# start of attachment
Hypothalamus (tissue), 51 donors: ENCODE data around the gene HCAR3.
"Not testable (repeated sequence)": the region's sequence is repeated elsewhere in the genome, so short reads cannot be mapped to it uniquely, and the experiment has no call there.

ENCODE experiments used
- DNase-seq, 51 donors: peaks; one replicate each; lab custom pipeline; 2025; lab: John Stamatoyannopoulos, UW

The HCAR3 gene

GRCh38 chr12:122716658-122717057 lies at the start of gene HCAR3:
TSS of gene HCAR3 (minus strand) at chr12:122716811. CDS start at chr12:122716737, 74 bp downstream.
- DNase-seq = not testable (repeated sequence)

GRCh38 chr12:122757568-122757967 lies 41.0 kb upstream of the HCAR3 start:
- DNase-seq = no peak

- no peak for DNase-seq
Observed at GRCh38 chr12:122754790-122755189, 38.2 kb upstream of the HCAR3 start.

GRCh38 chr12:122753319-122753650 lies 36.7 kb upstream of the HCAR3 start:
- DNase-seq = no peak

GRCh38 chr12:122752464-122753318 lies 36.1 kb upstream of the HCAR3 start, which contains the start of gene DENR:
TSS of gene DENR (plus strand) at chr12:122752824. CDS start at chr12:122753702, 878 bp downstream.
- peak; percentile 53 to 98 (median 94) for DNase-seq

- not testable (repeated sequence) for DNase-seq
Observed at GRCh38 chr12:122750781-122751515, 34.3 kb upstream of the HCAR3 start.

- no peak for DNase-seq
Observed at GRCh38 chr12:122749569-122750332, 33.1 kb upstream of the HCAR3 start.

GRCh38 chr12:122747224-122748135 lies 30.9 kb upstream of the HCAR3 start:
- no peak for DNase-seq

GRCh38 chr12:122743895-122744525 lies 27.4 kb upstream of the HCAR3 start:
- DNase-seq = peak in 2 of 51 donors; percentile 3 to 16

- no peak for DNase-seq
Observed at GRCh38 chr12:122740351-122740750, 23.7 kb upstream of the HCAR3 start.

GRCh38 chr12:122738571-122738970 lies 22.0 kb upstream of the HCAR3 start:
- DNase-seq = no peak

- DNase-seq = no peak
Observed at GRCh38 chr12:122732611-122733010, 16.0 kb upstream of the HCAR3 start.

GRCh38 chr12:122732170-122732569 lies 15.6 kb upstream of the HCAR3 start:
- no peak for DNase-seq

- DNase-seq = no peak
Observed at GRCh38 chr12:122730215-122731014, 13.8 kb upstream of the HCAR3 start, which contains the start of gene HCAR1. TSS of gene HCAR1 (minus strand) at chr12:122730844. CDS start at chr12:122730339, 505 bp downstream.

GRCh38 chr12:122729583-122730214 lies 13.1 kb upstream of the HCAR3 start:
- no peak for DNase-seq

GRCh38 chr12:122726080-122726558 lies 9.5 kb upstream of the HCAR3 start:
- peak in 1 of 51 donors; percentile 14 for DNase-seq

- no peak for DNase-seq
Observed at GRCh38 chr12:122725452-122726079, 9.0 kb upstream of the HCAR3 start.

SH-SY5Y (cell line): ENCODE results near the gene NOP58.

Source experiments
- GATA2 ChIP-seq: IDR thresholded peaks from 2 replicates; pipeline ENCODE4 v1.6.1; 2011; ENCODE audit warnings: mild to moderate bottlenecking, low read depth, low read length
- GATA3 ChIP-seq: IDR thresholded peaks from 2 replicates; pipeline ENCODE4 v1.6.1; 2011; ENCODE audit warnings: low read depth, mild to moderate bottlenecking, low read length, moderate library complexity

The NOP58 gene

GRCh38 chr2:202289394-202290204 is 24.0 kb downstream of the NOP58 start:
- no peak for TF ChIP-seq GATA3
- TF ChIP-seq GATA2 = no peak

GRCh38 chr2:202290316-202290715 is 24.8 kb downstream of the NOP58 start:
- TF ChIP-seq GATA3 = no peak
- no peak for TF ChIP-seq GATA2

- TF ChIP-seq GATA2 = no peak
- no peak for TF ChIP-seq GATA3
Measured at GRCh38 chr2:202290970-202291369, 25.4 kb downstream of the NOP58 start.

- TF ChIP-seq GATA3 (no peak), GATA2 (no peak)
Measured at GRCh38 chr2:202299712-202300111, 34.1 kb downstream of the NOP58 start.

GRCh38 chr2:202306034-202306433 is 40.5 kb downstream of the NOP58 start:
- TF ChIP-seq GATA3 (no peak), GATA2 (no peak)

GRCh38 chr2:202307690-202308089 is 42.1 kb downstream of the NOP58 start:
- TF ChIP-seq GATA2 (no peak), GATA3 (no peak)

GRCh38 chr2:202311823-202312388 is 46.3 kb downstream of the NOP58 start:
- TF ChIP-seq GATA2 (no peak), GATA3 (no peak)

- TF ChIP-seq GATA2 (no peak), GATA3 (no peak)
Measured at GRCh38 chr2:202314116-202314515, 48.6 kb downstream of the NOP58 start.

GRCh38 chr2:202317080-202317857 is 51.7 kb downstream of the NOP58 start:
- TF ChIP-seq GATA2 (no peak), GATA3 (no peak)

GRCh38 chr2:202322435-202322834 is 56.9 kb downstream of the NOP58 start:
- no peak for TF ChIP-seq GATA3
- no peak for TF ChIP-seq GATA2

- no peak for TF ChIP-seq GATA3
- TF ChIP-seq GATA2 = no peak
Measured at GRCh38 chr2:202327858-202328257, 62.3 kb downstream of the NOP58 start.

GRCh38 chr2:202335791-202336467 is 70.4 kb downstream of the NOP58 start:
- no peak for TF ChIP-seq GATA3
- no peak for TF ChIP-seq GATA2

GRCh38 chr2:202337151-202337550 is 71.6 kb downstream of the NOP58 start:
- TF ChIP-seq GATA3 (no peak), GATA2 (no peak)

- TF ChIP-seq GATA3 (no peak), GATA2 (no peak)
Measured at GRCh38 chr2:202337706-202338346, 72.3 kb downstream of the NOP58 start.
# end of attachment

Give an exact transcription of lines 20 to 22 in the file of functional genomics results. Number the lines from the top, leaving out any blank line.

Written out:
- no peak for DNase-seq
Observed at GRCh38 chr12:122749569-122750332, 33.1 kb upstream of the HCAR3 start.

GRCh38 chr12:122747224-122748135 lies 30.9 kb upstream of the HCAR3 start: